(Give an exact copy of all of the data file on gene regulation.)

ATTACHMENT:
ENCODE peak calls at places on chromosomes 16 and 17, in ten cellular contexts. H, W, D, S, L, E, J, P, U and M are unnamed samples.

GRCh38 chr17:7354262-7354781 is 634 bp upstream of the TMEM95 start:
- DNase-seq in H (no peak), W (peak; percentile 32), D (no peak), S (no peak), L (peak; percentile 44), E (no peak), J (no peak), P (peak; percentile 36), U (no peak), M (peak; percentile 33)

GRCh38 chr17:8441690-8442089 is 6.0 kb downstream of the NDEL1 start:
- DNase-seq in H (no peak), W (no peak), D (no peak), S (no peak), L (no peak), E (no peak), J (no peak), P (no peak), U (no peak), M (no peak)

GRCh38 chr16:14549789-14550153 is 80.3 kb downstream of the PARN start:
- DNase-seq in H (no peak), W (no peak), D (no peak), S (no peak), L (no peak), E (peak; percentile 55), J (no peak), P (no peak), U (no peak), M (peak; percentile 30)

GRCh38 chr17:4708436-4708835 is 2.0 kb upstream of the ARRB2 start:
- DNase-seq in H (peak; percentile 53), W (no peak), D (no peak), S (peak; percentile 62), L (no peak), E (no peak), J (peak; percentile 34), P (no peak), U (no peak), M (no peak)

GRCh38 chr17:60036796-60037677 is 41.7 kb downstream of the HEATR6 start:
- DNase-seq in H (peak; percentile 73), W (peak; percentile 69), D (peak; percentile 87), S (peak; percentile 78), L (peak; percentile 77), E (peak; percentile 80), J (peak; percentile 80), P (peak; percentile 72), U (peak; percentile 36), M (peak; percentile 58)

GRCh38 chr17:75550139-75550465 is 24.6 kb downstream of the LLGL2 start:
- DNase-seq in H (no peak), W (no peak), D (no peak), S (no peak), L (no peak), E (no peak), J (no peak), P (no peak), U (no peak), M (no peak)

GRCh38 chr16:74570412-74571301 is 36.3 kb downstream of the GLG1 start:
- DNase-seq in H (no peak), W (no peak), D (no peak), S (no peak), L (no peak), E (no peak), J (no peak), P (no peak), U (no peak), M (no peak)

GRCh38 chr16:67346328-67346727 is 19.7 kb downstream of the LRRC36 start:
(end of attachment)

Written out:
ENCODE peak calls at places on chromosomes 16 and 17, in ten cellular contexts. H, W, D, S, L, E, J, P, U and M are unnamed samples.

GRCh38 chr17:7354262-7354781 is 634 bp upstream of the TMEM95 start:
- DNase-seq in H (no peak), W (peak; percentile 32), D (no peak), S (no peak), L (peak; percentile 44), E (no peak), J (no peak), P (peak; percentile 36), U (no peak), M (peak; percentile 33)

GRCh38 chr17:8441690-8442089 is 6.0 kb downstream of the NDEL1 start:
- DNase-seq in H (no peak), W (no peak), D (no peak), S (no peak), L (no peak), E (no peak), J (no peak), P (no peak), U (no peak), M (no peak)

GRCh38 chr16:14549789-14550153 is 80.3 kb downstream of the PARN start:
- DNase-seq in H (no peak), W (no peak), D (no peak), S (no peak), L (no peak), E (peak; percentile 55), J (no peak), P (no peak), U (no peak), M (peak; percentile 30)

GRCh38 chr17:4708436-4708835 is 2.0 kb upstream of the ARRB2 start:
- DNase-seq in H (peak; percentile 53), W (no peak), D (no peak), S (peak; percentile 62), L (no peak), E (no peak), J (peak; percentile 34), P (no peak), U (no peak), M (no peak)

GRCh38 chr17:60036796-60037677 is 41.7 kb downstream of the HEATR6 start:
- DNase-seq in H (peak; percentile 73), W (peak; percentile 69), D (peak; percentile 87), S (peak; percentile 78), L (peak; percentile 77), E (peak; percentile 80), J (peak; percentile 80), P (peak; percentile 72), U (peak; percentile 36), M (peak; percentile 58)

GRCh38 chr17:75550139-75550465 is 24.6 kb downstream of the LLGL2 start:
- DNase-seq in H (no peak), W (no peak), D (no peak), S (no peak), L (no peak), E (no peak), J (no peak), P (no peak), U (no peak), M (no peak)

GRCh38 chr16:74570412-74571301 is 36.3 kb downstream of the GLG1 start:
- DNase-seq in H (no peak), W (no peak), D (no peak), S (no peak), L (no peak), E (no peak), J (no peak), P (no peak), U (no peak), M (no peak)

GRCh38 chr16:67346328-67346727 is 19.7 kb downstream of the LRRC36 start: